public class SelectorNode<T, TOut> : List<ISelectorNode<TOut>>, ISelectorNode<T>
{

    public SelectorNode(Expression<Func<T, TOut>> selector)
    {

    }

    public ISelectorNode<T> Add(params Expression<Func<TOut, object>>[] selectors)
    {
        foreach (var selector in selectors)
            base.Add(new SelectorNode<TOut, object>(selector));

        return this;
    }

    public ISelectorNode<T> Add(params ISelectorNode<TOut>[] nodes)
    {
        AddRange(nodes);
        return this;
    }
}

And you call:

var selector = new Selector<Person>
{
    Selector<Person>.Get(m => m.Address).Add
    (
        Selector<Address>.Get(x => x.Place),
        Selector<Address>.Get(x => x.ParentName).Add
        (
            x => x.Id,
            x => x.FirstName,
            x => x.Surname
        )
    ),

    Selector<Person>.Get(m => m.Name).Add
    (
        x => x.Id,
        x => x.FirstName,
        x => x.Surname
    ),

    m => m.Age
};

Of all this is my fav until now (if that serves)..

share|improve this answer

Edit: The below answer of mine unforgivably doesn't answer the question. I somehow misread it. I will provide another answer which could actually do the job. Keeping this answer open as it may help someone in future on something related.


This is something you can manage with a fluent interface, but may not make the cut for you.

Have your selector classes like this:

public class Selector<T> : List<ISelectorNode<T>>
{
    public SelectorNode<T, TOut> Add<TOut>(Expression<Func<T, TOut>> selector)
    {
        return SelectorNode<T, TOut>.Add(this, selector);
    }
}



public class SelectorNode<T, TOut> : List<ISelectorNode<TOut>>, ISelectorNode<T>
{
    //move this common functionality to a third static class if it warrants.
    internal static SelectorNode<T, TOut> Add(List<ISelectorNode<T>> list, Expression<Func<T, TOut>> selector)
    {
        var node = new SelectorNode<T, TOut>(selector);
        list.Add(node);
        return node;
    }



    SelectorNode(Expression<Func<T, TOut>> selector) //unhide if you want it.
    {

    }



    public SelectorNode<TOut, TNextOut> Add<TNextOut>(Expression<Func<TOut, TNextOut>> selector)
    {
        return SelectorNode<TOut, TNextOut>.Add(this, selector);
    }
}

Now you can call:

var selector = new Selector<Dummy>();
selector.Add(m => m.Child).Add(m => m.FakeProperty); //just chain the rest..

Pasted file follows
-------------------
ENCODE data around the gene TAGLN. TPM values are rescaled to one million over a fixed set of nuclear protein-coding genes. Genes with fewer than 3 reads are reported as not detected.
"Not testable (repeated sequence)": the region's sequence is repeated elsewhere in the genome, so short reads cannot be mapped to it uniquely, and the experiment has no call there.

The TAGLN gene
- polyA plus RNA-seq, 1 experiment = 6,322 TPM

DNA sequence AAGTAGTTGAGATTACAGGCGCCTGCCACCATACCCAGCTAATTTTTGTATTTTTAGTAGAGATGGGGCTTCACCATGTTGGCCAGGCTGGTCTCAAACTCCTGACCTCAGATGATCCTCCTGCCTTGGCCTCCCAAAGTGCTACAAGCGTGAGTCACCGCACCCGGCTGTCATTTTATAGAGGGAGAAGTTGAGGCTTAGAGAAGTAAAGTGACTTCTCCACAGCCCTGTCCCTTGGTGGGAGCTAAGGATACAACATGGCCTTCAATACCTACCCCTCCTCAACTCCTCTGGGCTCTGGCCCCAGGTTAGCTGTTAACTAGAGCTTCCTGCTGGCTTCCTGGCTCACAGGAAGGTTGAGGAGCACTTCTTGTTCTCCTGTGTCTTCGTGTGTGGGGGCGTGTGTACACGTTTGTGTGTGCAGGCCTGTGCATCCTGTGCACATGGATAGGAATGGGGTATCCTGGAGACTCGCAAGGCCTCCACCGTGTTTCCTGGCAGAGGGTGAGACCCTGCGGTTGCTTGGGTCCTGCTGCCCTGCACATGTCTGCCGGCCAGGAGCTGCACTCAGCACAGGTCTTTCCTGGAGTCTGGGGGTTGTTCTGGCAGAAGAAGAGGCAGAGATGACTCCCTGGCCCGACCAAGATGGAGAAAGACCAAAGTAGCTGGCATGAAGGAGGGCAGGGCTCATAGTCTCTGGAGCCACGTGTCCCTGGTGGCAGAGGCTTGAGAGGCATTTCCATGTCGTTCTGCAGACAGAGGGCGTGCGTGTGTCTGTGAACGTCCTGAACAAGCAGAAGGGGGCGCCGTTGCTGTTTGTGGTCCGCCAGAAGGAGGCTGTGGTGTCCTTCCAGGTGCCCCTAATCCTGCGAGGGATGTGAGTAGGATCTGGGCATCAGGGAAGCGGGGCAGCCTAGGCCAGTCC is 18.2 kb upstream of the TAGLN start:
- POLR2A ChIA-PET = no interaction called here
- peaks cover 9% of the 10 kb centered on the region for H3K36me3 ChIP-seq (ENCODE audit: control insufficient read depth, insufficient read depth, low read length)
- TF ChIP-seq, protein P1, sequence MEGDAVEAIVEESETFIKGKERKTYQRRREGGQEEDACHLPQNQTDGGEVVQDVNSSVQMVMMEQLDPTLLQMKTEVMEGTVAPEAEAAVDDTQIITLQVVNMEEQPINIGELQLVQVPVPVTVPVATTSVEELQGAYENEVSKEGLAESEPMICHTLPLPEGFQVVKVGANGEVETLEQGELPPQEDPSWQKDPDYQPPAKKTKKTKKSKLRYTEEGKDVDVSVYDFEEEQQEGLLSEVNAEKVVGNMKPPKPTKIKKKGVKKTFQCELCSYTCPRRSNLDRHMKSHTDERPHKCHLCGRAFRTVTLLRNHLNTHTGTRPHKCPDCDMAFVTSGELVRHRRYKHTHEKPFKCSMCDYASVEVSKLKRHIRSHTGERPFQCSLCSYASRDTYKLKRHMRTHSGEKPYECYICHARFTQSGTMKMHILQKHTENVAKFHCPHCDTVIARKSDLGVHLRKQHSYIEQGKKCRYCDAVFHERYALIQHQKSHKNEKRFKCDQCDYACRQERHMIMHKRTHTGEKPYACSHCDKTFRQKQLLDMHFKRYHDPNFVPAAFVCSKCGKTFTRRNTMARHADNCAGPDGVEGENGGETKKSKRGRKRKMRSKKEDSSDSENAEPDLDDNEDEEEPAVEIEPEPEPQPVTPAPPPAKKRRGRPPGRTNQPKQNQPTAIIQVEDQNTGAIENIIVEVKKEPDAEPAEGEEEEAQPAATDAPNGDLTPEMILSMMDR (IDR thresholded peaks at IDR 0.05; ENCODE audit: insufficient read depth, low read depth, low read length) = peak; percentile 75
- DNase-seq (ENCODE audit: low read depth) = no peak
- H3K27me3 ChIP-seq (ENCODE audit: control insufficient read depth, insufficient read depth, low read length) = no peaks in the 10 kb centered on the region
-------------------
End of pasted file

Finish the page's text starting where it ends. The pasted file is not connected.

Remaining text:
I personally find this more readable than your approach in the question, but is not as intuitive or geeky :) I don't think you can have it in one line (sadly :(), but there could be a hard way.

Update:

A one-liner:

public class Selector<T> : List<ISelectorNode<T>>
{
    public SelectorNode<T, T, TOut> Add<TOut>(Expression<Func<T, TOut>> selector)
    {
        return SelectorNode<T, T, TOut>.Add(this, this, selector);
    }
}



public class SelectorNode<S, T, TOut> : List<ISelectorNode<TOut>>, ISelectorNode<T>
{
    //move this common functionality to a third static class if it warrants.
    internal static SelectorNode<S, T, TOut> Add(Selector<S> parent, List<ISelectorNode<T>> list, 
                                                 Expression<Func<T, TOut>> selector)
    {
        var node = new SelectorNode<S, T, TOut>(parent, selector);
        list.Add(node);
        return node;
    }



    Selector<S> parent;

    SelectorNode(Selector<S> parent, Expression<Func<T, TOut>> selector) //unhide if you want it.
    {
        this.parent = parent;
    }



    public SelectorNode<S, TOut, TNextOut> Add<TNextOut>(Expression<Func<TOut, TNextOut>> selector)
    {
        return SelectorNode<S, TOut, TNextOut>.Add(parent, this, selector);
    }

    public Selector<S> Finish()
    {
        return parent;
    }
}

Usage:

var selector = new Selector<Dummy>().Add(m => m.Child).Add(m => m.FakeProperty).Finish();

//or the earlier

var selector = new Selector<Dummy>();
selector.Add(m => m.Child).Add(m => m.FakeProperty); //just chain the rest, no need of Finish

Advantage of first approach:

  1. Simpler

  2. Doesn't alter existing definition (of SelectorNode)

Advantage of second:

  1. Offers a cleaner call.

A small downside of these two approaches could be that now you have an internal static method Add used to share common functionality which has no meaning outside those two selector classes, but that's livable with I guess. You can remove the method and duplicate code (or the hard way, nest SelectorNode inside Selector and hide implementation to outside world if SelectorNode has no meaning outside Selector class. Or even worse make it protected and inherit one class from the other)